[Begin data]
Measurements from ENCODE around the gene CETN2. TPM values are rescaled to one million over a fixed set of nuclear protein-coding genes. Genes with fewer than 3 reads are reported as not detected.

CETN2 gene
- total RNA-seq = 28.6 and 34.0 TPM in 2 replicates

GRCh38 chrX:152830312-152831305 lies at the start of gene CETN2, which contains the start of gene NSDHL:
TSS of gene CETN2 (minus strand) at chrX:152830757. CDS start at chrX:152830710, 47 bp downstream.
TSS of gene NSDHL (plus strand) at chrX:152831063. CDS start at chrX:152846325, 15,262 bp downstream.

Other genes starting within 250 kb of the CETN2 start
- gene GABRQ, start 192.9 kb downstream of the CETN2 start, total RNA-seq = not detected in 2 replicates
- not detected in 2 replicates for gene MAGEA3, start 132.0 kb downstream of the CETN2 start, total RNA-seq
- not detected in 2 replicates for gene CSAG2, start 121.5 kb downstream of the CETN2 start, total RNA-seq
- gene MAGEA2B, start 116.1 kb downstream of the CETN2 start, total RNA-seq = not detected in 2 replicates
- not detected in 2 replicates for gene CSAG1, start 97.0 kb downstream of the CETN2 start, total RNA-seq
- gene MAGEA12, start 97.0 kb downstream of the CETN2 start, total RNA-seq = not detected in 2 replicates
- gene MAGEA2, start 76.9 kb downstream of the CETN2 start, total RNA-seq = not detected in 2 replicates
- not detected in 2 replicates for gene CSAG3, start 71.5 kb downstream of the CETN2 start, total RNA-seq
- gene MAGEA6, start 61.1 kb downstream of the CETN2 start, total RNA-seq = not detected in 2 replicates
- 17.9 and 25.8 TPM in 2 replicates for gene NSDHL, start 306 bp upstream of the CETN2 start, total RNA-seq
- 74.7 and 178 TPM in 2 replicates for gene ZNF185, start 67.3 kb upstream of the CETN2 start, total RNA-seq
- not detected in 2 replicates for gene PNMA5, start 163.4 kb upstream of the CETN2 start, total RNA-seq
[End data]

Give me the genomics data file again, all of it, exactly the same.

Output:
Measurements from ENCODE around the gene CETN2. TPM values are rescaled to one million over a fixed set of nuclear protein-coding genes. Genes with fewer than 3 reads are reported as not detected.

CETN2 gene
- total RNA-seq = 28.6 and 34.0 TPM in 2 replicates

GRCh38 chrX:152830312-152831305 lies at the start of gene CETN2, which contains the start of gene NSDHL:
TSS of gene CETN2 (minus strand) at chrX:152830757. CDS start at chrX:152830710, 47 bp downstream.
TSS of gene NSDHL (plus strand) at chrX:152831063. CDS start at chrX:152846325, 15,262 bp downstream.

Other genes starting within 250 kb of the CETN2 start
- gene GABRQ, start 192.9 kb downstream of the CETN2 start, total RNA-seq = not detected in 2 replicates
- not detected in 2 replicates for gene MAGEA3, start 132.0 kb downstream of the CETN2 start, total RNA-seq
- not detected in 2 replicates for gene CSAG2, start 121.5 kb downstream of the CETN2 start, total RNA-seq
- gene MAGEA2B, start 116.1 kb downstream of the CETN2 start, total RNA-seq = not detected in 2 replicates
- not detected in 2 replicates for gene CSAG1, start 97.0 kb downstream of the CETN2 start, total RNA-seq
- gene MAGEA12, start 97.0 kb downstream of the CETN2 start, total RNA-seq = not detected in 2 replicates
- gene MAGEA2, start 76.9 kb downstream of the CETN2 start, total RNA-seq = not detected in 2 replicates
- not detected in 2 replicates for gene CSAG3, start 71.5 kb downstream of the CETN2 start, total RNA-seq
- gene MAGEA6, start 61.1 kb downstream of the CETN2 start, total RNA-seq = not detected in 2 replicates
- 17.9 and 25.8 TPM in 2 replicates for gene NSDHL, start 306 bp upstream of the CETN2 start, total RNA-seq
- 74.7 and 178 TPM in 2 replicates for gene ZNF185, start 67.3 kb upstream of the CETN2 start, total RNA-seq
- not detected in 2 replicates for gene PNMA5, start 163.4 kb upstream of the CETN2 start, total RNA-seq